VIII Congresso Nazionale di Archeometria
Scienze e Beni Culturali: stato dell’arte e prospettive
Bologna 5 - 7 Febbraio 2014
A. Mazzinghi1,2, C. Ruberto2, L. Castelli1,2, C. Czelusniak1,2, M.E. Fedi1, N. Gelli1,
L. Giuntini1,2, L. Palla3, F. Taccetti1, P.A. Mandò1,2
INFN, Sezione di Firenze, Italia,
Dipartimento di Fisica, Università degli Studi di Firenze, Italia
INFN, Sezione di Pisa, Italia
A wide diagnostic campaign has been carried out on three famous frescoes by Beato Angelico: the
Crocifissione Capitolare (fig. 1), the Madonna delle Ombre (fig. 2), the Annunciazione (fig. 3). All
of them are located in the Dominican monastery of San Marco in Florence (Italy), and belong to the
famous fresco cycle decorating all monks' cells, the corridors, the cloister and the Chapter House.
Beato Angelico (1400 – 1450) is one of the most important Renaissance painter, in particular for the
plastic and spatial concepts interpreted in the form of light and colour [1]. For example, the
Madonna delle Ombre (Madonna of Shadows), took its name from a play of shadows (Ombre in
Italian) painted on the wall as if really projected by the capitals, in accordance with the direction of
a real source of light. These frescoes are particularly important also for the history of restoration
because, during 1970-1980, they have been the first to be treated with the Ferroni-Dini desulfation
and consolidation treatment (known also as the barium method), now widespread for restoration
Fig. 1. The Crocifissione Capitolare
Fig. 2. The Madonna delle Ombre
VIII Congresso Nazionale di Archeometria
Scienze e Beni Culturali: stato dell’arte e prospettive
Bologna 5 - 7 Febbraio 2014
Fig. 3. The Annunciazione
Beato Angelico was a great fresco painter, and most of his mural paintings are made with the “buon
fresco” technique; only the Madonna delle Ombre, among the whole fresco cycle, was made mainly
with the secco technique. As it is well known, the difference between these two painting techniques
is that the fresco consists in executing the painting on freshly laid lime plaster with the pigment
dispersed in water, while in the secco the pigment is tempered in an organic medium (such as egg
yolk or whole egg) and applied to the dried plaster.
X-Ray Fluorescence (XRF) [4] is one of the most used diagnostic techniques in the field of cultural
heritage. Its most important features are the non-destructivity and non-invasivity of the analyses, as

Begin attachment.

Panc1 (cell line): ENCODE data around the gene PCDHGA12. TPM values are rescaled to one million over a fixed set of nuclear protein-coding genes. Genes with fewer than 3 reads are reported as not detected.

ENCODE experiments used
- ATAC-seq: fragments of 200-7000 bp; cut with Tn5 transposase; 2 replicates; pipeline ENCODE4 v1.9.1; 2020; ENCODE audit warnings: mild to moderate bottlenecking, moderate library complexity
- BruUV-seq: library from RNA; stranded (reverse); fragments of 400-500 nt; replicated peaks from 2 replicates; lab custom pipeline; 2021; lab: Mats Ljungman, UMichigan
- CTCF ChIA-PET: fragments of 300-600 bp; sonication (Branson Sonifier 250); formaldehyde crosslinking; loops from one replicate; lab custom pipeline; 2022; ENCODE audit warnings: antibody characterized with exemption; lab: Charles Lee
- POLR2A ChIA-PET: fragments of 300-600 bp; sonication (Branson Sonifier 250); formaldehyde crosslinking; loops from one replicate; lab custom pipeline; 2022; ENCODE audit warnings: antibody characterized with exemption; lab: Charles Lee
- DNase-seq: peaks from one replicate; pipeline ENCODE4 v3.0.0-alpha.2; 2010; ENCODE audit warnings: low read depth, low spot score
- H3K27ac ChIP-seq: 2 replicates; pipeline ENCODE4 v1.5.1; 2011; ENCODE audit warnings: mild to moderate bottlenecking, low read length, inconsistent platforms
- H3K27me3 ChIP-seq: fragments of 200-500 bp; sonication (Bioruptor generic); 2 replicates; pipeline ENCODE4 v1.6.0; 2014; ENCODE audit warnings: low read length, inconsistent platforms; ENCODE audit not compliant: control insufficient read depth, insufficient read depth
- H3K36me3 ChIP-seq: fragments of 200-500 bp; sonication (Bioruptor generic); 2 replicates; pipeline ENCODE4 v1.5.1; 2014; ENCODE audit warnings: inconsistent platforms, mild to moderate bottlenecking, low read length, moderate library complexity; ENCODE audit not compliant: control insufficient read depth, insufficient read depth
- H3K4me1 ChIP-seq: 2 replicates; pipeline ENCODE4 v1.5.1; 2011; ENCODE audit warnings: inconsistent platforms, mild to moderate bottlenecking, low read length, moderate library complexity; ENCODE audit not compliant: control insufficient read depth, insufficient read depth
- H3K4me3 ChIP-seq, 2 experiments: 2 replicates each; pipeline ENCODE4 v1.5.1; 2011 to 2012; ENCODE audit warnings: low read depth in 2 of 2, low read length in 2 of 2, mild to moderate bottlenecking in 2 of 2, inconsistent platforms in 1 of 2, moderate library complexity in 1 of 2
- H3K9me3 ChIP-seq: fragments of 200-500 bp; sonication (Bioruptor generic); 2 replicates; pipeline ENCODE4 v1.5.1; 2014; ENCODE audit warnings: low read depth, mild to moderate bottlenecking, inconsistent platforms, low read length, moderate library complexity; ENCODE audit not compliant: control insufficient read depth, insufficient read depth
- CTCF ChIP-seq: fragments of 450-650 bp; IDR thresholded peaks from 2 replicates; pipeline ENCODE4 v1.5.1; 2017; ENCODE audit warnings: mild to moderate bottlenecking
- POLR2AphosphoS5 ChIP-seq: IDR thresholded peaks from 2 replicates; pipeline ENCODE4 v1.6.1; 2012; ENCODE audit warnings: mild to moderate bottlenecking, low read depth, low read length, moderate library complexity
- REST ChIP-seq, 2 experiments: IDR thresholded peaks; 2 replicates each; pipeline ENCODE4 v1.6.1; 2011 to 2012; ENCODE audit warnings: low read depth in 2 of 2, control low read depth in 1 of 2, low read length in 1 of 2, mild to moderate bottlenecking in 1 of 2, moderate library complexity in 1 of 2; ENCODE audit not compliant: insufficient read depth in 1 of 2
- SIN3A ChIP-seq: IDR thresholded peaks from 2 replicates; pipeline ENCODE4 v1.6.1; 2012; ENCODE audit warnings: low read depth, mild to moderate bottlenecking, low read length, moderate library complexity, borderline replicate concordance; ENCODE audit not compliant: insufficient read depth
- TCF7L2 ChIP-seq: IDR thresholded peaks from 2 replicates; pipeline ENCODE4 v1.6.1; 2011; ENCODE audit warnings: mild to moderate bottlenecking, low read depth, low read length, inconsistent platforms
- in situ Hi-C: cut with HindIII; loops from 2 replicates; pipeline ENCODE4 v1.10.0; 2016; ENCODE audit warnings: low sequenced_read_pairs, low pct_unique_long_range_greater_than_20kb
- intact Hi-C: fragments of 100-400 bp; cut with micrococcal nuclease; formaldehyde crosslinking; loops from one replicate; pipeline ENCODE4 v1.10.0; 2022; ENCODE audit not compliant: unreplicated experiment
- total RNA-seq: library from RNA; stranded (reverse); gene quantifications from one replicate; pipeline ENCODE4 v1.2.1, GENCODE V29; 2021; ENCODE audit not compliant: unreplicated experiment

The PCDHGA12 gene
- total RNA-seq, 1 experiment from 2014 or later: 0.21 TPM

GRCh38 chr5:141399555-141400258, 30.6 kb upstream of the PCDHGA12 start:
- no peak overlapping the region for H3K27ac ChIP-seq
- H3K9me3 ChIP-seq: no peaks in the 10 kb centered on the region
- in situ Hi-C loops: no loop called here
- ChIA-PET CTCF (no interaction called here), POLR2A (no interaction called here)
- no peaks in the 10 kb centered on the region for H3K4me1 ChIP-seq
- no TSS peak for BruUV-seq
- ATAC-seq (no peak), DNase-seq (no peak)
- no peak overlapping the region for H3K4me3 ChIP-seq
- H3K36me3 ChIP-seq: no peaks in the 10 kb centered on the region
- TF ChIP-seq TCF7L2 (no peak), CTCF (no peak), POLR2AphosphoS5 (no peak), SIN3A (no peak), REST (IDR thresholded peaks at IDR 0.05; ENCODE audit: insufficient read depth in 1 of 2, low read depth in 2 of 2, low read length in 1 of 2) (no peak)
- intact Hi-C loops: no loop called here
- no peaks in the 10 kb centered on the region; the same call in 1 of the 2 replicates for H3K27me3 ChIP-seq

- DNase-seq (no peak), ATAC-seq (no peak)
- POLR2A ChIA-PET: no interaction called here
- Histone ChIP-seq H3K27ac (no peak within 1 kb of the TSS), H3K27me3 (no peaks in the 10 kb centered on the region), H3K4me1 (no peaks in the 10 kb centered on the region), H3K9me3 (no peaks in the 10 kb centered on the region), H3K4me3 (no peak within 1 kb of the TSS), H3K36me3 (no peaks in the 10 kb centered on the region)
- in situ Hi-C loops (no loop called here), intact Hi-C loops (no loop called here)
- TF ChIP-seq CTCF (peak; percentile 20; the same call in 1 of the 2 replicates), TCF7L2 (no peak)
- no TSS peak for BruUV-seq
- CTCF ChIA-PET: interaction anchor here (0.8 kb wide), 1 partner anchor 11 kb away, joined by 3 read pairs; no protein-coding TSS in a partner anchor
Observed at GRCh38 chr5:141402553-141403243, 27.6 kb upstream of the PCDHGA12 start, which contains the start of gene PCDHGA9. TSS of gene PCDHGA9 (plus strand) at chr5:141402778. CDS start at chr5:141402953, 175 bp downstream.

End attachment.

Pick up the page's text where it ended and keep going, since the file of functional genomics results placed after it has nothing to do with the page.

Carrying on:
they do not imply any damage or sampling of the work of art. Furthermore it allows for quick
measurements and for the use of portable instrumentation, thus permitting fast in situ analyses. With
XRF studies it is possible to identify and discriminate the materials composing the art object, such
as pigments, by revealing the elements present [5].
The measurements have been carried out exploiting the XRF spectrometer developed at the LABEC
laboratory (LAboratorio di tecniche nucleari per l’ambiente e i BEni Culturali) of the Istituto
Nazionale di Fisica Nucleare (INFN) [6]. Its main peculiar feature is the high efficiency of detection
of low-Z elements, maximized by the use of two X-ray tubes with different anode material and a
continuous helium flux. The possibility of revealing low-Z elements has been pointed out as crucial
feature for discriminating different kind of pigments [7].
In our study we characterized the pigments used by Beato Angelico in the above mentioned
paintings, since the two painting techniques (the fresco and the secco) are characterized by different
kind of pigments. The conclusions obtained following this approach were reinforced by evaluating
the absorption of calcium X-ray lines coming from the plaster. Indeed in general in the secco
technique it is typical the use of pigments characterized by high-Z elements, which involves a
strong absorption of calcium X-ray lines.
In addition, we studied the original gilding technique used by Beato Angelico in the Crocifissione
Capitolare and in the Annunciazione, and we also discriminated the original parts from later
interventions. In particular, the main goal was to verify, in a non-destructive way, whether the artist
used the composite gilding technique (tin-gold foil) and to identify the composition of the
preparation layer. As expected, X-Ray Fluorescence (XRF) confirmed to be ideally suited for such a
task since it is particularly efficient for medium-high atomic number elements.
[1] Scudieri, M. et al., 1990. Rinvenimenti e restauri del complesso monumentale di San Marco,
Alberto Bruschi Ed., Firenze
VIII Congresso Nazionale di Archeometria
Scienze e Beni Culturali: stato dell’arte e prospettive
Bologna 5 - 7 Febbraio 2014
[2] Dini, D. (a cura di), 1996. Gli affreschi del Beato Angelico nel convento di San Marco a
Firenze. Rilettura di un capolavoro attraverso un memorabile restauro. Umberto Allemandi & Co.
[3] Matteini, M., 1989. In Review: An Assessment of Florentine Methods of Wall Paintings.
Conservation Based on the use of Mineral Treatments, in The Conservation of Wall Paintings,
Getty Conservation Institute, Londra
[4] Van Grieken, R. E., Markowicz, A. A., 2002 - Handbook of X-Ray Spectrometry, Marcel
Dekker, Inc. New York
[5] Laurie, A.P., 1926. The painter’s method and materials, Seeley, Londra
[6] Migliori, A., Bonanni, P., Carraresi, L., Grassi, N., Mandò, P.A., 2011. A novel portable XRF
spectrometer with range of detection extended to low-Z elements, X-Ray Spectrom. 40: 107–112
[7] Gettens, R. J., Stout, G. L.,1966. Painting Materials, Dover publications, New York